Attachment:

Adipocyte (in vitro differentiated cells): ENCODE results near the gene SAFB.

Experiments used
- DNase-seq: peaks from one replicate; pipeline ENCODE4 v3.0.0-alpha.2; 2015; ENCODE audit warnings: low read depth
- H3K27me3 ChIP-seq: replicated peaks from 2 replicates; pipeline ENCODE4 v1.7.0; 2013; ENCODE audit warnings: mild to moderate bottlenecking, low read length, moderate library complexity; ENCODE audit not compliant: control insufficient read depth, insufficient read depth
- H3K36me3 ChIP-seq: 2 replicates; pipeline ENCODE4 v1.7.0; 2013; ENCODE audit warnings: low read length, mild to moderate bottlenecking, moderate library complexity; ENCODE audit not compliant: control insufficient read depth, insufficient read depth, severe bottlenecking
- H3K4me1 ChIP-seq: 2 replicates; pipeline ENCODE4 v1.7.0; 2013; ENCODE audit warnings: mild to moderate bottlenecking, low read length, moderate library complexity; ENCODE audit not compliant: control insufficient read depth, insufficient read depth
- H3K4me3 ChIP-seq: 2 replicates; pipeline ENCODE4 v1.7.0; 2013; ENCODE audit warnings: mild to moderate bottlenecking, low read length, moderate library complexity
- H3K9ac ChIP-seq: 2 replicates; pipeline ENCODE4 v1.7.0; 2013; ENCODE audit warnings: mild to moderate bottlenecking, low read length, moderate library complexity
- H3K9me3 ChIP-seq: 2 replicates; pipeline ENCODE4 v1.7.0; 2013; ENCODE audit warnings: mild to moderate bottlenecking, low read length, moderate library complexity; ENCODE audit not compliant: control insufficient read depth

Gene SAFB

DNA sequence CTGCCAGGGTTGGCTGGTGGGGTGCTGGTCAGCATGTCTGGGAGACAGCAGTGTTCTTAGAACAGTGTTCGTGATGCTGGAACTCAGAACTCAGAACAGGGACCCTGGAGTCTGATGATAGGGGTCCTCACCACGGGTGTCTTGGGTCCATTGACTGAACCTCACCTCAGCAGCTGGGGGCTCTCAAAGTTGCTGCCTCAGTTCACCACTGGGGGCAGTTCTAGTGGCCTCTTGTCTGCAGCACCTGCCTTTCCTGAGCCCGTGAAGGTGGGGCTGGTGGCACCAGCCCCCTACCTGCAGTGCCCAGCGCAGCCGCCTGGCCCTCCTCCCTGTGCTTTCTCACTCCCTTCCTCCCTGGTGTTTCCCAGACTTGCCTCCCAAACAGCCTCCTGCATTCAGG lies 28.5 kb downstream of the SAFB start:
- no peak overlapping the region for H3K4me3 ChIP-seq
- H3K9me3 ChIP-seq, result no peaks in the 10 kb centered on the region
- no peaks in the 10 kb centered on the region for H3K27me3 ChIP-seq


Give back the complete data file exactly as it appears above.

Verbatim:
Adipocyte (in vitro differentiated cells): ENCODE results near the gene SAFB.

Experiments used
- DNase-seq: peaks from one replicate; pipeline ENCODE4 v3.0.0-alpha.2; 2015; ENCODE audit warnings: low read depth
- H3K27me3 ChIP-seq: replicated peaks from 2 replicates; pipeline ENCODE4 v1.7.0; 2013; ENCODE audit warnings: mild to moderate bottlenecking, low read length, moderate library complexity; ENCODE audit not compliant: control insufficient read depth, insufficient read depth
- H3K36me3 ChIP-seq: 2 replicates; pipeline ENCODE4 v1.7.0; 2013; ENCODE audit warnings: low read length, mild to moderate bottlenecking, moderate library complexity; ENCODE audit not compliant: control insufficient read depth, insufficient read depth, severe bottlenecking
- H3K4me1 ChIP-seq: 2 replicates; pipeline ENCODE4 v1.7.0; 2013; ENCODE audit warnings: mild to moderate bottlenecking, low read length, moderate library complexity; ENCODE audit not compliant: control insufficient read depth, insufficient read depth
- H3K4me3 ChIP-seq: 2 replicates; pipeline ENCODE4 v1.7.0; 2013; ENCODE audit warnings: mild to moderate bottlenecking, low read length, moderate library complexity
- H3K9ac ChIP-seq: 2 replicates; pipeline ENCODE4 v1.7.0; 2013; ENCODE audit warnings: mild to moderate bottlenecking, low read length, moderate library complexity
- H3K9me3 ChIP-seq: 2 replicates; pipeline ENCODE4 v1.7.0; 2013; ENCODE audit warnings: mild to moderate bottlenecking, low read length, moderate library complexity; ENCODE audit not compliant: control insufficient read depth

Gene SAFB

DNA sequence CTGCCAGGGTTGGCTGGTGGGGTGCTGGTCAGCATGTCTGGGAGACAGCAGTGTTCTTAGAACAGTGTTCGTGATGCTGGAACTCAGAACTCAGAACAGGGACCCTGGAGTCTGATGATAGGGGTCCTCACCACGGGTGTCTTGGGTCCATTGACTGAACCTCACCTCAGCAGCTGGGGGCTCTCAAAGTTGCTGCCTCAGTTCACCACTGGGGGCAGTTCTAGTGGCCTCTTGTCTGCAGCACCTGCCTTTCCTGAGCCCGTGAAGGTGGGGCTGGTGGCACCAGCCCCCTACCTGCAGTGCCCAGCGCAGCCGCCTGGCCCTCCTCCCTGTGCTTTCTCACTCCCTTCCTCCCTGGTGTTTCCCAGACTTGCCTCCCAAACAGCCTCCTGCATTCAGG lies 28.5 kb downstream of the SAFB start:
- no peak overlapping the region for H3K4me3 ChIP-seq
- H3K9me3 ChIP-seq, result no peaks in the 10 kb centered on the region
- no peaks in the 10 kb centered on the region for H3K27me3 ChIP-seq